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Narcotic Culture: A History of Drugs in China
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Narcotic Culture: A History of Drugs in China (Hardback)

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"China was turned into a nation of opium addicts by the pernicious forces of imperialist trade". This study systematically questions this assertion on the basis of abundant archives from China, Europe and the US, showing that opium had few harmful effects on either health or longevity, that most smokers used it in moderate quantities without any fatal "loss of control", and that the substance was prepared and appreciated in highly complex rituals with in-built constraints on excessive use. In a culture of restraint, opium was an ideal social lubricant helpful in maintaining decorum and composure. It was also a medical panacea before the availability of aspirin and penicillin: it allowed ordinary people to relieve the symptoms of dysentery, cholera, malaria and tuberculosis and to cope with pain, fatigue, hunger and cold. If opium was medicine as much as recreation, the book provides abundant evidence that the transition from a tolerated opium culture to a system of prohibition produced a cure which was far worse than the disease.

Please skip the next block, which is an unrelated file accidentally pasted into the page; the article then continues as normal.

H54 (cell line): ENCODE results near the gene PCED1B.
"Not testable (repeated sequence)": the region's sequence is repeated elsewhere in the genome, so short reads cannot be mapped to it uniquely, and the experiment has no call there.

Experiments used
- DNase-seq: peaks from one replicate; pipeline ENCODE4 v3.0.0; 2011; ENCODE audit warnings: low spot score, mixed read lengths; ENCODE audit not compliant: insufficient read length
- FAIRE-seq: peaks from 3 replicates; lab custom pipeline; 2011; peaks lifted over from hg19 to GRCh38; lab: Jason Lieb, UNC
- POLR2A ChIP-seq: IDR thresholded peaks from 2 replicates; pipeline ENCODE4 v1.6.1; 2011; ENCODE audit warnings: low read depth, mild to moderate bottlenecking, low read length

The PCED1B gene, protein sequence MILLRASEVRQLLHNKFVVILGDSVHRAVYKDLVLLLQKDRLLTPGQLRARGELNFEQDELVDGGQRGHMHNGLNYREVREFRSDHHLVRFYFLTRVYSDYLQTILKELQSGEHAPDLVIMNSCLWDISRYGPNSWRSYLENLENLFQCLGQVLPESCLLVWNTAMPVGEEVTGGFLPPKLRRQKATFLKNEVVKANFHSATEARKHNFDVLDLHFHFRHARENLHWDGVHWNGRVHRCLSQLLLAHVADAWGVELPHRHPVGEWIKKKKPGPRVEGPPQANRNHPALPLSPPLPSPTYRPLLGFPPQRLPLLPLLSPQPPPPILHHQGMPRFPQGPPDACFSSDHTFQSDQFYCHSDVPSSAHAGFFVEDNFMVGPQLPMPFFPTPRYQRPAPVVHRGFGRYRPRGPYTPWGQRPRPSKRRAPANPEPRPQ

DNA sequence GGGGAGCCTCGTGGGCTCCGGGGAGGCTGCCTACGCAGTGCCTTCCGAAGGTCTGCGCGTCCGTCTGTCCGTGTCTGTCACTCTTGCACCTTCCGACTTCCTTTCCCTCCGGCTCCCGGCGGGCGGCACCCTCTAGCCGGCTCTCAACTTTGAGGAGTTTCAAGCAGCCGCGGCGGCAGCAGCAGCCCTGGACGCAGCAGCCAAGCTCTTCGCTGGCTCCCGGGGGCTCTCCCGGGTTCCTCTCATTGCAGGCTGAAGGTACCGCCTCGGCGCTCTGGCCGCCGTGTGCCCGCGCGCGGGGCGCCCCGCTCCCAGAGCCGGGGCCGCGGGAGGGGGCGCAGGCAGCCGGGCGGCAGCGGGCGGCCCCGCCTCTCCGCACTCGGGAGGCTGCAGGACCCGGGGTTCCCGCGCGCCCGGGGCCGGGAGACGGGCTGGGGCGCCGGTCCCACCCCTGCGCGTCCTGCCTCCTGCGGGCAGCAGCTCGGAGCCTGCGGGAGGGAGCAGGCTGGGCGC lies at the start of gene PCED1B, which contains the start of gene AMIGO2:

Heroin and morphine were snorted, smoked, chewed or injected in the wake of the anti-opium movement, often in conditions far more harmful than opium smoking. Although heroin pills were smoked at all social levels in relatively small and innocuous quantities, some hardly containing any alkaloids, the dirty needles shared by the poor caused lethal septicaemia and transmitted a range of contagious diseases. Prohibition spawned social exclusion and human misery, engendering the very problems it was designed to contain.

History & PoliticsHistory: specific events & topicsSocial & cultural historyPhilosophy, Psychology & Social SciencesSocial issues & processesIllness & addiction: social aspectsDrug & substance abuse: social aspects Publisher: C Hurst & Co Publishers Ltd Publication Date: 04/03/2004 ISBN-13: 9781850657255  Details: Type: Hardback Format: Books
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Frank Dikotter is Professor of the Modern History of China at the School of Oriental and African Studies (SOAS), University of London.

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